Probing the behavior of an international bully
Political science doctoral student Ketian Zhang sheds light on China's use of coercion in foreign policy, hoping to span a deep divide
Although she grew up in a family of Communist Party stalwarts, Ketian Vivian Zhang never felt entirely at home in China’s patriotic education system.
“I learned that the world was less black and white than the party made it out to be,” says Zhang, a doctoral student in political science. By the time she was in high school, she was actively seeking alternative perspectives on China and its role in the world.
This search led to study abroad — first at the University of Wisconsin at Madison and then at MIT, where she has been studying international relations and comparative politics. More specifically, Zhang researches the strategies China has deployed since 1990 to achieve its ends in the world. The culmination of this work will be a dissertation provocatively titled “Calculating Bully — Explaining Chinese Coercion.”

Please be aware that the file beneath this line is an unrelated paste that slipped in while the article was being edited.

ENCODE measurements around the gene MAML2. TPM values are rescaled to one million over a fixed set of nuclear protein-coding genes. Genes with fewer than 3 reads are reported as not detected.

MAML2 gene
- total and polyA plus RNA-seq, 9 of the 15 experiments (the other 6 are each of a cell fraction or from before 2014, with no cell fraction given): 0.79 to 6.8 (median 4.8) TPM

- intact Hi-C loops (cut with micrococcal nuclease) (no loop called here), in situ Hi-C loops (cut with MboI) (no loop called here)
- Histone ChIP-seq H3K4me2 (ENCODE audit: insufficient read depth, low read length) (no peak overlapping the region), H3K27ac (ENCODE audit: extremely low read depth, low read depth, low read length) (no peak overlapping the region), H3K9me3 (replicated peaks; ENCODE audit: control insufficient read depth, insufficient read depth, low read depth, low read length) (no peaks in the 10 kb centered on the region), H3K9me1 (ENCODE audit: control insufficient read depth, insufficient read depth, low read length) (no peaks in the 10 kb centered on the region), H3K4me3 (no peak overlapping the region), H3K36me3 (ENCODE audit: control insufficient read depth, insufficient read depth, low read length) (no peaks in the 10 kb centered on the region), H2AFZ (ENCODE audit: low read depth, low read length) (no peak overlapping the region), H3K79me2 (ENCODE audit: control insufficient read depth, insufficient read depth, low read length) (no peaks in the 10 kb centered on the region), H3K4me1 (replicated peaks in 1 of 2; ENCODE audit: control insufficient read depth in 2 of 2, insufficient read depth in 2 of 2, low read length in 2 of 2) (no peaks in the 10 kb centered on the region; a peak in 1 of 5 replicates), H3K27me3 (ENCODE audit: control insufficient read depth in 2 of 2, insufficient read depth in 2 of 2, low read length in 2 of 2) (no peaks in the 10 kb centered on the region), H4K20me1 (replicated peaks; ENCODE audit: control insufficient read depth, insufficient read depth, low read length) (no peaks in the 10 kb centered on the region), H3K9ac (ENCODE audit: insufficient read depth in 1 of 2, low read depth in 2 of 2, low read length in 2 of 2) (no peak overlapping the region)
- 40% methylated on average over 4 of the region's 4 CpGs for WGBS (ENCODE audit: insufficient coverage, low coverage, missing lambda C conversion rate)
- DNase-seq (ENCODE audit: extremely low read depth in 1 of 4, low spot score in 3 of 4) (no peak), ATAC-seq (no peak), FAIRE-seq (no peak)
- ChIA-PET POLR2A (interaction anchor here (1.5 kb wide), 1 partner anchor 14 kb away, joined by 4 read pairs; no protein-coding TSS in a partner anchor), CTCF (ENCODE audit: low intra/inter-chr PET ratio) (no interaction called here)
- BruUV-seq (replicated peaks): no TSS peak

By coercion, Zhang means the array of methods China employs to make other nations comply with its wishes in geopolitical and economic spheres. While other nations practice this form of statecraft, her research reveals some uniquely Chinese approaches.
“China’s choice of tools tends to be non-militarized,” Zhang says, especially in historical contrast with other rising powers. “They prefer to use economic and diplomatic sticks.”